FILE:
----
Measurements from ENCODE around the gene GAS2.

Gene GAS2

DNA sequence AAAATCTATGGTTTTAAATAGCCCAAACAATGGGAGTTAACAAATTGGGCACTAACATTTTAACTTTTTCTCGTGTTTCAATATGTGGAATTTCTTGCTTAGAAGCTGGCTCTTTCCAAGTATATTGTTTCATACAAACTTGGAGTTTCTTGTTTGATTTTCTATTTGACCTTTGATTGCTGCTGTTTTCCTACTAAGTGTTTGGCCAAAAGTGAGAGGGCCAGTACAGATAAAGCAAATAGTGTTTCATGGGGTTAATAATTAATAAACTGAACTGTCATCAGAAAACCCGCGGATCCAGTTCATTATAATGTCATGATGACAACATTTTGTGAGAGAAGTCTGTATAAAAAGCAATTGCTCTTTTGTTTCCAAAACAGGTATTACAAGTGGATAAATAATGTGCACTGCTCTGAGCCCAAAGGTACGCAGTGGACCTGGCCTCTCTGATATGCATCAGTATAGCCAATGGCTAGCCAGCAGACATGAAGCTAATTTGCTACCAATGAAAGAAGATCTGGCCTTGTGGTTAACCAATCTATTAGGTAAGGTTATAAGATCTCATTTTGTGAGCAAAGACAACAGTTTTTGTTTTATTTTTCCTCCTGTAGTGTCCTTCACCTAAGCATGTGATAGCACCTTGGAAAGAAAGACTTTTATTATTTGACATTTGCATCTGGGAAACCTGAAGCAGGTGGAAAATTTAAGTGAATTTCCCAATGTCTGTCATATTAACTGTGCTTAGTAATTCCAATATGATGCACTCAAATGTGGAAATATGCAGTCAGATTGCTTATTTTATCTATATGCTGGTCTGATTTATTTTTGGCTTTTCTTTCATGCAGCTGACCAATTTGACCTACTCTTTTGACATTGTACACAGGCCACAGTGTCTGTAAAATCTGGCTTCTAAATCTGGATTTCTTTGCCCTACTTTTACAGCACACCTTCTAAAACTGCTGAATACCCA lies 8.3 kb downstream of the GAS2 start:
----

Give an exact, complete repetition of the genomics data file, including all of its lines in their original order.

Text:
Measurements from ENCODE around the gene GAS2.

Gene GAS2

DNA sequence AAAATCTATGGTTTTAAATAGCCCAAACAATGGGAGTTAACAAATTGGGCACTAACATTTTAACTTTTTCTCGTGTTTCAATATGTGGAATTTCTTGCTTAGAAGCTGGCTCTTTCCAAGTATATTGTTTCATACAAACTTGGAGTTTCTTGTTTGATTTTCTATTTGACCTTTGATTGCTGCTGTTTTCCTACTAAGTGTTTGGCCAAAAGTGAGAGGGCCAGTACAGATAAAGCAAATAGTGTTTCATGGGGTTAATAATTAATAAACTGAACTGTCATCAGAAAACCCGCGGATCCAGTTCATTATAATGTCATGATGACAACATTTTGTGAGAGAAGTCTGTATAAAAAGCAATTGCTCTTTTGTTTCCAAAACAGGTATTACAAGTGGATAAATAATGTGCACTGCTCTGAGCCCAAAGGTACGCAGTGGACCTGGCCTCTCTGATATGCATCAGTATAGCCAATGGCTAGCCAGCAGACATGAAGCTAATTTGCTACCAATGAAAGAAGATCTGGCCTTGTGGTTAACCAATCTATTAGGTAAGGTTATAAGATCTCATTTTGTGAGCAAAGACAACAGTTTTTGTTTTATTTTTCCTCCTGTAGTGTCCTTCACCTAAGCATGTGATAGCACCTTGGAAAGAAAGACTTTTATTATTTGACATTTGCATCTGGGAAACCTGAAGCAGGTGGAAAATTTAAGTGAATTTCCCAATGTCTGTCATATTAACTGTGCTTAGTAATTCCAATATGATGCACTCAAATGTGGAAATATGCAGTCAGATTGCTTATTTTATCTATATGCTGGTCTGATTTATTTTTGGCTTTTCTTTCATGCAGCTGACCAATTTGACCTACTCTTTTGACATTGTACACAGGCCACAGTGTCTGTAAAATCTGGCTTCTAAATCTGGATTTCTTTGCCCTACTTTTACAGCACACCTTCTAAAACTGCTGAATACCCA lies 8.3 kb downstream of the GAS2 start: